What actually happened to you last year, when you couldn’t race the AMA National series? It’s difficult to even pronounce the name, but I think its ragdoll. Basically it dehydrates all your muscle tears. I still don’t even know how exactly it happened, or what it was, but I am just glad that it’s behind me. Now I have beaten it, and I am just moving forward.

You have been doing great in 2016. How do you feel? I feel great, and I also feel that I deserve to be up front. Each race to date has been good. I am getting better and better, and I will keep seeing what I can do. I can win championships.



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Two years ago I pulled out a Yamaha YZ125 engine and held two of my loves in my arms–the other being my son, Brayden (who is celebrating his third birthday today, by the way).

I’ve written articles and columns about my undying love of the Yamaha YZ125 two-stroke. Heck, I even pulled a YZ125 engine out of its carcass and had my wife take a photo of me smooching it. It’s a sickness, I suppose. The YZ125 is the gold standard of two-stroke motocross bikes. For a decade it had no equal. Not until KTM revamped their 125SX in 2016 did the Austrians finally manage to surpass the YZ125 in performance. However, I’ll always have a soft spot in my heart for the YZ125. We’ve been through good and bad times together, although the bad washes away with every blip of the throttle.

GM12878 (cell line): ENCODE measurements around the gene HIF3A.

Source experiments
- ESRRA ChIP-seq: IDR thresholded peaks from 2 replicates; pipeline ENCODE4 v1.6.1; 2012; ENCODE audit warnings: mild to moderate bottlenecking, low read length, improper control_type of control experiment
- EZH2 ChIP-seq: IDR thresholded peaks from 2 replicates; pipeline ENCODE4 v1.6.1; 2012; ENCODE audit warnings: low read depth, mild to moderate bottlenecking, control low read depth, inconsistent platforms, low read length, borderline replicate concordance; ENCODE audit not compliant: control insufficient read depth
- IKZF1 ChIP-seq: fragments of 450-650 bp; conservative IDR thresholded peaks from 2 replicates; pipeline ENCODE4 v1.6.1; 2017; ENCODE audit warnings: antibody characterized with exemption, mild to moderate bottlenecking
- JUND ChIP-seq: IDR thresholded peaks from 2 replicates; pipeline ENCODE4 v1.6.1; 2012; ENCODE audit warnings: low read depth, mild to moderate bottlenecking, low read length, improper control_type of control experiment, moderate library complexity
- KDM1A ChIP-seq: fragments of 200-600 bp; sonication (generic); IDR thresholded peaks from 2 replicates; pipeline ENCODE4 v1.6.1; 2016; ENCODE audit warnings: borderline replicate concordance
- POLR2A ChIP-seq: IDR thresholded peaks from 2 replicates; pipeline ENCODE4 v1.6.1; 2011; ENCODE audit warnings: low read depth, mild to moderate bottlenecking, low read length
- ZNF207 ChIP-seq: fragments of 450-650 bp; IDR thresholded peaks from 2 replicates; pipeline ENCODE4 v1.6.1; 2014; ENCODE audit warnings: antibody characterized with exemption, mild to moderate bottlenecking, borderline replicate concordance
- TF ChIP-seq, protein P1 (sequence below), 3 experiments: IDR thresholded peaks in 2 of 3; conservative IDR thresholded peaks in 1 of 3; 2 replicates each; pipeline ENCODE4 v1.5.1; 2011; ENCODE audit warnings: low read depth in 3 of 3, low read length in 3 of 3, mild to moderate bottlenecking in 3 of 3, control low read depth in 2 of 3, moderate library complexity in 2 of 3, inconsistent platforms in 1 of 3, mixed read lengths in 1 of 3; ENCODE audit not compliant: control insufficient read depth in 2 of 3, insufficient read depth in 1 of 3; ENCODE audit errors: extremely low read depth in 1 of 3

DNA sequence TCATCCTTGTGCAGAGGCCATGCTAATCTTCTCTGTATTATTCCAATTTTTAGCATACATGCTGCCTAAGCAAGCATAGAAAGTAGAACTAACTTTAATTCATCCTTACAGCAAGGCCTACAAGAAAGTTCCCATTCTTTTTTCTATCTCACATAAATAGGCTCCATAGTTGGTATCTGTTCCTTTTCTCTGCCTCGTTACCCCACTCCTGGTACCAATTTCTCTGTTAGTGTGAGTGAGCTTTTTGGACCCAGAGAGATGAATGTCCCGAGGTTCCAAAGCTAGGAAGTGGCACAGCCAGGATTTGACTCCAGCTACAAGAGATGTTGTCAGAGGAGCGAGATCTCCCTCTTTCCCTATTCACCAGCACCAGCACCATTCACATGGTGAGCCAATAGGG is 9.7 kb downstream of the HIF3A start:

It’s a shame that two-strokes have gone by the wayside, at least in racing circles. However, they’re still popular at practice tracks and among neophyte riders. For that I’m thankful. Two-stroke diehards are an passionate lot. They love premix and fight loudly for their spot at the table. Some are kooky, but in general they’re a good group. In some ways I agree with their anthem–down with four-strokes! Life was simpler and riding was less expensive when two-strokes ruled the roost. Conversely, it’s nice to have choices. Some of my riding buddies can’t ride a two-stroke if their life depended on it. Others refuse to ride four-strokes. As for me? I ride with more intensity on a 125 two-stroke, but go fastest on a 450 four-stroke.